Northwest of the state park's entrance and the coquina quarries, the Bridge of Lions spans the Matanzas River between mainland and the island. Here is Davis Shores, a residential area that bears the moniker of Dave Davis' dream-gone-bust. In the mid-1920s, Davis, best known for developing Davis Islands in Tampa, had planned a 1,500-acre luxury resort. In preparation, he mowed down most of the land's vegetation. But the Florida land bust that preceded the Depression descended, turning Davis' dream sour. Instead of a plush resort and golf course, a quiet neighborhood, composed mostly of modest ranch-style houses, stands on the acreage.
From here the island tapers in a long southbound waist, and the state seashore gives way to the stilt-legged St. Johns County Fishing Pier and the city of St. Augustine Beach. Beachside, balcony-wrapped houses are clustered along snippets of streets, the names of which work downward from 16, then gracefully segue into alphabet soup.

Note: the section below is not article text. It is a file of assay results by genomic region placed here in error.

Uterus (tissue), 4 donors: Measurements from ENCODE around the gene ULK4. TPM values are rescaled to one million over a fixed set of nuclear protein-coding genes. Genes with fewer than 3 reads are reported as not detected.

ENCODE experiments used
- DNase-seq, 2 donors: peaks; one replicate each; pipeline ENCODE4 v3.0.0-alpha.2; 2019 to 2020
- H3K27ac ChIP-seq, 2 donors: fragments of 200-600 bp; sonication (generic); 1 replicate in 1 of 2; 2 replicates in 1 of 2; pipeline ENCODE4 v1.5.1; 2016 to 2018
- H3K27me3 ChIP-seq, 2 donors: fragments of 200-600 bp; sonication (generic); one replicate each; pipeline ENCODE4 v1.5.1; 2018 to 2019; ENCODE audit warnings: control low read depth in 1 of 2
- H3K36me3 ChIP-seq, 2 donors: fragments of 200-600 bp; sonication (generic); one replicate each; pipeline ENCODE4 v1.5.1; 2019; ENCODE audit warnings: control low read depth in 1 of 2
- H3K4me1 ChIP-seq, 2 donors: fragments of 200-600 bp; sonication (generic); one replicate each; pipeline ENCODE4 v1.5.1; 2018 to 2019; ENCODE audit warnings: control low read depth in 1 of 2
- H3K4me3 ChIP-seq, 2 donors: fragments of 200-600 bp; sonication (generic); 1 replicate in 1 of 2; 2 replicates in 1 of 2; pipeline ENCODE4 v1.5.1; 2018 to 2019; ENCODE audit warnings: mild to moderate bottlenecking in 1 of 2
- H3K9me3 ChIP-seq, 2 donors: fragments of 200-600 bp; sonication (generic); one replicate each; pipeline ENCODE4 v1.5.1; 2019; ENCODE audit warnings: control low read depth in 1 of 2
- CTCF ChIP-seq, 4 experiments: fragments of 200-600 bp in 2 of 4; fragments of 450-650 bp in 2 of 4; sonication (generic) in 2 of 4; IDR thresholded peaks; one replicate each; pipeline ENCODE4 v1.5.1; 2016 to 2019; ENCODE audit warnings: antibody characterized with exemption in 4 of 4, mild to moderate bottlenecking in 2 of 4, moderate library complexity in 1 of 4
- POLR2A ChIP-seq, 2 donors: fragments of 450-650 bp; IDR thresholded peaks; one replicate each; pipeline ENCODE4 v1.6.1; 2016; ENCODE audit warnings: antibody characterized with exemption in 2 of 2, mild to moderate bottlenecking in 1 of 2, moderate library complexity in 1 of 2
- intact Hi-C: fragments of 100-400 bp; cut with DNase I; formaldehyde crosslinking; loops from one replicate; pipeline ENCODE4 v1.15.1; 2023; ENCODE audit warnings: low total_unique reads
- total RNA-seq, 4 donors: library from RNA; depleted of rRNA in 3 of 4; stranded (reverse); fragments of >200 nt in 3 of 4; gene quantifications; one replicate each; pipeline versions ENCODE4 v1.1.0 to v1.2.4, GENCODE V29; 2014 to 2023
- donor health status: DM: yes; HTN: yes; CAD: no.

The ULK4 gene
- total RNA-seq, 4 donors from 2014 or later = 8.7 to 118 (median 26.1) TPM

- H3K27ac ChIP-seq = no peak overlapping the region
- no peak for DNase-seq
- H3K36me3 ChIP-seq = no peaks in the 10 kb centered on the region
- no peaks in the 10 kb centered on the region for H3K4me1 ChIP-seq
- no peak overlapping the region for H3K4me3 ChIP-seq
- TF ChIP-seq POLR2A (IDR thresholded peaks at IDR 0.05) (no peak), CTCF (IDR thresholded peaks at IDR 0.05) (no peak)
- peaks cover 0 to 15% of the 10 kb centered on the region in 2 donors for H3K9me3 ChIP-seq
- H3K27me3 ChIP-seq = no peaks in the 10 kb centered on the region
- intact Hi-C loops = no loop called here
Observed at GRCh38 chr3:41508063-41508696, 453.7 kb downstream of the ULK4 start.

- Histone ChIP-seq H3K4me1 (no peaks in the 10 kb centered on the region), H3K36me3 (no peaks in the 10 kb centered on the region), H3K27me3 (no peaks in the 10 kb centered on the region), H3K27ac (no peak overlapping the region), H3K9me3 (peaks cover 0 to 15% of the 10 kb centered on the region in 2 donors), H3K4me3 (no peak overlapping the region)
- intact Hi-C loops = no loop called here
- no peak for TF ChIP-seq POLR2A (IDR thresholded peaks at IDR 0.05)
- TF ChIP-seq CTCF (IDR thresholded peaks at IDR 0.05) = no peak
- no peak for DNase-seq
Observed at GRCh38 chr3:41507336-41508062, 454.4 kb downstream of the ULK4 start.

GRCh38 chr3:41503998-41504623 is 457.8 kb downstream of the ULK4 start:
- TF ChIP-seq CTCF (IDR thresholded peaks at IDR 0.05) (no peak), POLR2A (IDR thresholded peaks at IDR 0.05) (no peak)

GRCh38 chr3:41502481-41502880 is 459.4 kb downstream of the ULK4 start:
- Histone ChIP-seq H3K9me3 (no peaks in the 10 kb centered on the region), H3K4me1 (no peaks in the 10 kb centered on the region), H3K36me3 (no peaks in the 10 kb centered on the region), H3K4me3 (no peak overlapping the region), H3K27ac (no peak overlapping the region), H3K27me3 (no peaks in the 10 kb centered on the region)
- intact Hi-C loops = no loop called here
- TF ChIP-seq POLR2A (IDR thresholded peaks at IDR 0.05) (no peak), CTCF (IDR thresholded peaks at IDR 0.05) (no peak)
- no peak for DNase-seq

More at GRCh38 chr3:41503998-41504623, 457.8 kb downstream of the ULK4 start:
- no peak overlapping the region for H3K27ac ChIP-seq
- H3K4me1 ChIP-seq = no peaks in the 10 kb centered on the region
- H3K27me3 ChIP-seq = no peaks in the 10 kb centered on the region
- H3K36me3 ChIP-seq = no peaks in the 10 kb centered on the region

Mixed between the dwellings are the occasional vignettes of touristed beaches: a snack and rental shack, jutting out into the sand like the set jaw of a pirate; a miniature golf course with a Spanish galleon; a sprinkling of convenience stores and mom-and-pop motor courts; a luxurious Holiday Inn; tight clusters of low-rise condos.
Eateries on the flipside of State Road A1A serve Minorcan chowder, flavored with scant bits of gritty clam, and huge platters of steamed seafood. Salt Water Cowboys, which heaps patrons' plates with gator tail, barbecue and fresh seafood, is nestled in a marsh south of St. Augustine Beach. It is so popular on a Saturday night that an attendant works his way down a row of gridlocked vehicles, telling the occupants of each that there is more than an hour's wait for a table.
Things are slower over at the tin-roofed Dunes Cracker House in St. Augustine Beach. Maybe the unkempt landscaping and the weathered buckboard out front keep people away. Whatever. The steamed seafood served inside is cause for celebration. Even a sextet of raccoons -- which dine in a garbage bin out back, heads popping up and down like a Whac-A-Mole game at a kiddy arcade -- relish each morsel.
A SLIVER OF LAND
As the island continues its slow slide south, larger neighborhoods fall behind you and the island tapers into a long, pointed finger.
Here, the beach and the Matanzas River become kissing cousins, just one dune out of sight of the other. One good storm and Anastasia might well one day be divided in two.
Roll on into slow-paced Crescent Beach, where sea and marsh hold land in a tight girdle. Stand on a dune, and you can gaze out to the Atlantic, then glance over your shoulder to see the rippled water of the Matanzas River.